Mothering in domestic violence: Protecting children behind closed doors

By Our Reporter
Image by Alexas_Fotos from Pixabay

In the last year, more than 243 million women and girls (aged 15-49) across the globe, were subjected to sexual or physical violence by an intimate partner

As emerging data shows an alarming rise of domestic violence during the pandemic, researchers at the University of South Australia are urging practitioners to look beyond clinical observations and focus on the strengths that mothers exercise to protect their children from domestic abuse.

The call follows UniSA research that upends the perception that abused women are unable to adequately protect their children, instead revealing the ways that women think and act to shield their children from abuse, often at the expense of their own personal safety.

In the past 12 months, more than 243 million women and girls (aged 15-49) across the globe, were subjected to sexual or physical violence by an intimate partner. In Australia, one in six (or 1.6 million women) have experienced physical or sexual violence with 80 per cent experiencing coercive control by a current or previous partner since the age of 15. More than a quarter of the women said that children in their care had witnessed this violence and abuse.

Lead researcher and experienced social worker, UniSA’s Dr Fiona Buchanan, says practitioners need to recognise mothers’ protective behaviour if they are to work towards increasing safety for women and children living in abusive environments.

“Far too often, women are perceived as passive victims of domestic abuse, who while enduring unconscionable abuse, are unable to protect their own children,” Dr Buchanan says. “But what many practitioners don’t realise is that these women are protecting their children in many unseen ways, that hope to reduce the likelihood of an abusive partner lashing out.

The mothers in the research project, Dr Buchanan says, talked about the things they did to avoid conflict with their partners, things like controlling the home environment – making sure dinner was ready and on the table; ensuring the children were clean and quiet; and by making sure the house was neat and tidy.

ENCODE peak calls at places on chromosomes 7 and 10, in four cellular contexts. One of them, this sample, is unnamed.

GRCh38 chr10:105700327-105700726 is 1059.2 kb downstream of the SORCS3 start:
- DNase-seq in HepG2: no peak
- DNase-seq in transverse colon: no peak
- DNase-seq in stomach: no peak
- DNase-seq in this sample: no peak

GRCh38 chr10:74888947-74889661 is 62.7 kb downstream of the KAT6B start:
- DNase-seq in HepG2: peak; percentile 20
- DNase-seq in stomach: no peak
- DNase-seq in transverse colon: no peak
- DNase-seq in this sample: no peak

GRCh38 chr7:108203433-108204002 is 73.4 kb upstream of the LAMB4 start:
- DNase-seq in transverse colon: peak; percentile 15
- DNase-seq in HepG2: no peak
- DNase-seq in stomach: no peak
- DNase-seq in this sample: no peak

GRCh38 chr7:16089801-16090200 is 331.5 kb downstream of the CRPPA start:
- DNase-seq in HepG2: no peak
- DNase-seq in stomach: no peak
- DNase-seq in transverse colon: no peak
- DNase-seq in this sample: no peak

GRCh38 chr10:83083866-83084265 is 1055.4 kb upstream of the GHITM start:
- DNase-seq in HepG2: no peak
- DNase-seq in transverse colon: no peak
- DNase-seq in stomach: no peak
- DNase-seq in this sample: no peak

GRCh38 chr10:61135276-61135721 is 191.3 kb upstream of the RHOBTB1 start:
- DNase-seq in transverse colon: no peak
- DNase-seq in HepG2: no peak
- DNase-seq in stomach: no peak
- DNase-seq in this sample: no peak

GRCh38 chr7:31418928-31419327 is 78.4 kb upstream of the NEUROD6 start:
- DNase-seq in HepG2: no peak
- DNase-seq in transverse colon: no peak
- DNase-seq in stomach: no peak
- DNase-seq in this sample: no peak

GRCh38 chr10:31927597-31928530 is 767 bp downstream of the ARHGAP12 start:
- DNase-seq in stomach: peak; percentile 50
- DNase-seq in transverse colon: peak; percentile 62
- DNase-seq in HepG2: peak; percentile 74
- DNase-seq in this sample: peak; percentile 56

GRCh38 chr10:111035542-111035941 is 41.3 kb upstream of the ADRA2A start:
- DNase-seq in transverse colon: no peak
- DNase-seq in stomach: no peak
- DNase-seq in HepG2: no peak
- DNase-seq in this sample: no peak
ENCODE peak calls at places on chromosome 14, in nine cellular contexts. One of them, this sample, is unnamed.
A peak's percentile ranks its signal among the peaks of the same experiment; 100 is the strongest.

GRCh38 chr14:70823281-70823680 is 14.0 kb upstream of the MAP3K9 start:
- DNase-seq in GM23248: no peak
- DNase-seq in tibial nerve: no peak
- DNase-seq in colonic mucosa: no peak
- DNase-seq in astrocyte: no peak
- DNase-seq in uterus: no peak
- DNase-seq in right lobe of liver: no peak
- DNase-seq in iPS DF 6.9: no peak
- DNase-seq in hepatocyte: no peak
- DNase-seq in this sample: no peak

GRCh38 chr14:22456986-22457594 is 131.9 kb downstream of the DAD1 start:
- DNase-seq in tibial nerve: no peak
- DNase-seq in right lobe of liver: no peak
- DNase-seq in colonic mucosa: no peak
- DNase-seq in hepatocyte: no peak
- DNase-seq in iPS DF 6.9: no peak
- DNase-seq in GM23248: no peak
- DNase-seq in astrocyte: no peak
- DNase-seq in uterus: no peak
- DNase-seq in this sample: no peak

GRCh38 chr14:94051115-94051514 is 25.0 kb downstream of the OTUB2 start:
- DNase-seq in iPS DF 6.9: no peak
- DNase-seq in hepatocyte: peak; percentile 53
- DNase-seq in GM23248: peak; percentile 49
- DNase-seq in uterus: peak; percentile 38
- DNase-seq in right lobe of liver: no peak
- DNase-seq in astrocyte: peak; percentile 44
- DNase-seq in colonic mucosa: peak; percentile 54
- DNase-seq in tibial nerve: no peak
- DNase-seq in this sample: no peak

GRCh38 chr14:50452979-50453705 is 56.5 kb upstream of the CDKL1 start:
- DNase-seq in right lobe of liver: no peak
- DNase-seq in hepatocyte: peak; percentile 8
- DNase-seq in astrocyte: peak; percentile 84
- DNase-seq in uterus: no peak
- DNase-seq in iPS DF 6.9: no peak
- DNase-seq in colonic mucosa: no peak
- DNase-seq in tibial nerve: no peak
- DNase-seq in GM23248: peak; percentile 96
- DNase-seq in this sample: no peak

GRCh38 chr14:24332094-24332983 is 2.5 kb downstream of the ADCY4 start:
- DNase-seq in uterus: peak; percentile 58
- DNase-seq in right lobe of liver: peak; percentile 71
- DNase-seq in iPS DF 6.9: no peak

“By trying to pre-empt abuse, they sought to limit their partner’s aggressive outbursts, effectively managing his mood and behaviour to safeguard their children’s wellbeing.”

The study also showed that mothers intentionally tried to ‘keep the peace’ by purposely avoiding conflict with aggressive partners.

“Protective behaviours could span anything from keeping the children out of harm’s way when they thought an assault was likely to occur, to putting themselves physically close to their abuser to try and placate him,” Dr Buchanan says.

“In this instance, despite wanting to put distance between them and their violent partner, they placed themselves closer to the danger, arguably increasing risk to themselves in order to reduce the risk to the children.”

Using interviews and focus groups UniSA’s Dr Buchanan and Professor Nicole Moulding explored the lived experiences of 16 women who had mothered children in domestic abuse, hoping to better understand their thoughts, feelings and actions during that time. Each of the women had left their abusive partner at least one year prior to participating in the study.

Dr Buchanan warns that practitioners who rely on attachment theory (the observed emotional bonds between children and caregivers) in child protection practice are at risk of overlooking invisible acts of protective agency.

“Despite the popularity of attachment theory in child protection, it does not offer much guidance about supporting women and children living in abusive home environments, especially as it categorises the child-mother relationship without context,” Dr Buchanan says.

“Clinical observation downplays the protective role of mothers in abusive relationships and promotes a notion of ‘bad mothering’. There is no evidence to assume that abused women are worse mothers. Instead of identifying deficits and assigning blame, practitioners should seek to understand the invisible behaviours that women engage in behind closed doors to protect their children from abuse,” Dr Buchanan says.

“A strengths-based approach is essential if we are to move towards more positive and empowered practices of safety and protection. Sadly, we cannot remove women and children from these terrible scenarios without taking a good look at the society which tolerates domestic abuse and blames women for being victimized.”

  • On average one woman a week is murdered by her current or former partner
  • 1 in 4 women have experienced emotional abuse by a current or former partner since the age of 15
  • 80% of women in domestic abuse situations experience coercive control
  • 1 in 5 women have experienced sexual violence since the age of 15
  • 85% of Australian women have been sexually harassed
  • 40% of women continue to experience violence from a partner while temporarily separated
  • 1 in 6 six women have experienced stalking since the age of 15
  • Domestic and family violence is the leading cause of homelessness for women and their children.
  • Indigenous women are 32 times more likely to be hospitalised due to family violence than non-indigenous women.
  • Violence against women and children is estimated to cost the Australian economy $22 billion a year.

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